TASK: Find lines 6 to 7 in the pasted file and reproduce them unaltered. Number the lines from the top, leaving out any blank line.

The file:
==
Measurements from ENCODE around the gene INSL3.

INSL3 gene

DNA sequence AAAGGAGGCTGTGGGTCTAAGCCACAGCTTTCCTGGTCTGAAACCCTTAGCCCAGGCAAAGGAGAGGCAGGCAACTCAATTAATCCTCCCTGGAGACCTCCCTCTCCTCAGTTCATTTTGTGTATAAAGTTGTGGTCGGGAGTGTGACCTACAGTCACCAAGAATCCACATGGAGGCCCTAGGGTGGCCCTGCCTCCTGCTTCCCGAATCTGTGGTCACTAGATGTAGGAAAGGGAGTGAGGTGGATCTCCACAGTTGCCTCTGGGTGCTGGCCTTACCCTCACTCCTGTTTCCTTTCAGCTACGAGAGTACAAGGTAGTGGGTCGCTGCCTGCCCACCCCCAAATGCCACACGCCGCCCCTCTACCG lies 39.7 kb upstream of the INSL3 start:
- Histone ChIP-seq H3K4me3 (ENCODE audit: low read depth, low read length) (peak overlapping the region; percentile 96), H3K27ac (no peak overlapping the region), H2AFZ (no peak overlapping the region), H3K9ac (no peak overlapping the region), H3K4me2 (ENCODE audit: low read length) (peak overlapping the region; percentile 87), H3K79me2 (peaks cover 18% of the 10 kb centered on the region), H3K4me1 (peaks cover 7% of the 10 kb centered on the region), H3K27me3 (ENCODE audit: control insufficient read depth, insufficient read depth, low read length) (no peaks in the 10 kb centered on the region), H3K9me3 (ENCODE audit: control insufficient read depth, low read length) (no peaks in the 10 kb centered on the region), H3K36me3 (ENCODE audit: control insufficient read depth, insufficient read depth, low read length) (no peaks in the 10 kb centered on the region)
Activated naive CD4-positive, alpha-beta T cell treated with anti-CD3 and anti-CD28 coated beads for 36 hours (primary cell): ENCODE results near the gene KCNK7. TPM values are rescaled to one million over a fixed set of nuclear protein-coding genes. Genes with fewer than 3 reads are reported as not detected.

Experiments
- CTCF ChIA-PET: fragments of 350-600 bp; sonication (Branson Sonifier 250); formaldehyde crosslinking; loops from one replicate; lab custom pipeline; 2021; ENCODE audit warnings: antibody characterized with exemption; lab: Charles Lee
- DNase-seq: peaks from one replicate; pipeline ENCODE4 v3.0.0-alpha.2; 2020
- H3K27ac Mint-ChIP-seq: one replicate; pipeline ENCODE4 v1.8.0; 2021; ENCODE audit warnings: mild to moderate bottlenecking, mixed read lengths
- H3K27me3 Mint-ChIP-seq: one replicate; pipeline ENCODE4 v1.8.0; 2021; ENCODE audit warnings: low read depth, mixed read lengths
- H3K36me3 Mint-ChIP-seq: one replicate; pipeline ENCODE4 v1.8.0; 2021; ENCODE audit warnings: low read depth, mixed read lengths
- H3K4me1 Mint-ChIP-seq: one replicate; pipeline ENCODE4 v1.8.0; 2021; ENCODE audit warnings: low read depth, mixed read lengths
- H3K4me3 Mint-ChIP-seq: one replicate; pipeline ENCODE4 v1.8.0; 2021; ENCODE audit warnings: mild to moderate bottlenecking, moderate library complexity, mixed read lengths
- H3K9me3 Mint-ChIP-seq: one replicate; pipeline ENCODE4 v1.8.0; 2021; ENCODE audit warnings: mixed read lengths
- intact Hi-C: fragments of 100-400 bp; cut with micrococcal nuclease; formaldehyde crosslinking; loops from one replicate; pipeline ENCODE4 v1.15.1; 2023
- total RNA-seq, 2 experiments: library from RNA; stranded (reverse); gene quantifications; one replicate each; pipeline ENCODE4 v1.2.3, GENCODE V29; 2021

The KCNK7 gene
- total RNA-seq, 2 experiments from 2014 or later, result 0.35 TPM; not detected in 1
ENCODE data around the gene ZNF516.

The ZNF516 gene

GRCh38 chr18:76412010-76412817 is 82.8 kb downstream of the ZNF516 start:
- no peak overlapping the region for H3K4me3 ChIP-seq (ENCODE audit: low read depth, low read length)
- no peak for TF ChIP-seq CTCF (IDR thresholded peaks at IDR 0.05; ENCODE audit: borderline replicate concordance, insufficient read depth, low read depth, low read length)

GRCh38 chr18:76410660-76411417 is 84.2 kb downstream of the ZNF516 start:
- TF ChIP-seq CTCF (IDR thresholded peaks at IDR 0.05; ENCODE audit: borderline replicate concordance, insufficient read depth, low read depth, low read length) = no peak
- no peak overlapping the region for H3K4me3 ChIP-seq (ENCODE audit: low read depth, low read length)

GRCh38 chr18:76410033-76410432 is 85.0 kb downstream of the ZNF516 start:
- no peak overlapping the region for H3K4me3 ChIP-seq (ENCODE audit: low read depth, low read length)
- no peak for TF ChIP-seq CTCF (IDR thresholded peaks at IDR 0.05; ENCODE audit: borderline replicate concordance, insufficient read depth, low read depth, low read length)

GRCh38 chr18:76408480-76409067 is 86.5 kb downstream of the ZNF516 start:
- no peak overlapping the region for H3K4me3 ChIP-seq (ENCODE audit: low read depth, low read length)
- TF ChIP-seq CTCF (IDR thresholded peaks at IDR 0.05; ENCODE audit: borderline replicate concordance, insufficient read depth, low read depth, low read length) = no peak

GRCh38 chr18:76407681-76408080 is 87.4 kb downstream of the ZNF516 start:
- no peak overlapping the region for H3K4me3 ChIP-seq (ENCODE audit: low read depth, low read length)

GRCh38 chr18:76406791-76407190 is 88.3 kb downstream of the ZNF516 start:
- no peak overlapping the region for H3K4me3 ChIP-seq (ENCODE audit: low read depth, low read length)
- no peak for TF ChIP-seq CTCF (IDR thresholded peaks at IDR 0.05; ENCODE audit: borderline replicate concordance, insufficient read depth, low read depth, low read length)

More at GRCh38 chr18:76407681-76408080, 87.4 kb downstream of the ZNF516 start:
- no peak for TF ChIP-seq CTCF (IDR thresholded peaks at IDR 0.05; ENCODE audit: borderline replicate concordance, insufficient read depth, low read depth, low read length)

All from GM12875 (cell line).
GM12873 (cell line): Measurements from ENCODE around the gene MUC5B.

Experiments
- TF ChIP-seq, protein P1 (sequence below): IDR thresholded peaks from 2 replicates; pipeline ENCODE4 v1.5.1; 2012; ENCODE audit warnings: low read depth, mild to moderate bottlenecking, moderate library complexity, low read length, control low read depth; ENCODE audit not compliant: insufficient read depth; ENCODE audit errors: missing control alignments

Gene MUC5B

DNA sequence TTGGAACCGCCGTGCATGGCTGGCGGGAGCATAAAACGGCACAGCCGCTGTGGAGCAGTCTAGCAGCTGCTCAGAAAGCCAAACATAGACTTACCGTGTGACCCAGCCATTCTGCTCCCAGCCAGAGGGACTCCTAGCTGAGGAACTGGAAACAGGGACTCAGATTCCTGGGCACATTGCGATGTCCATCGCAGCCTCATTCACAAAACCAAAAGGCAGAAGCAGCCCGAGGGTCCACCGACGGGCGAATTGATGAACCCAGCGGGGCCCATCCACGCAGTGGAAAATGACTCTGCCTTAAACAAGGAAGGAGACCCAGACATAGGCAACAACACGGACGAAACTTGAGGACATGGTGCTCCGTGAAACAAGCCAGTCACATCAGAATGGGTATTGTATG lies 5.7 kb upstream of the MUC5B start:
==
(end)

Experiments
- CTCF ChIA-PET: fragments of 350-600 bp; sonication (Branson Sonifier 250); formaldehyde crosslinking; loops from one replicate; lab custom pipeline; 2021; ENCODE audit warnings: antibody characterized with exemption; lab: Charles Lee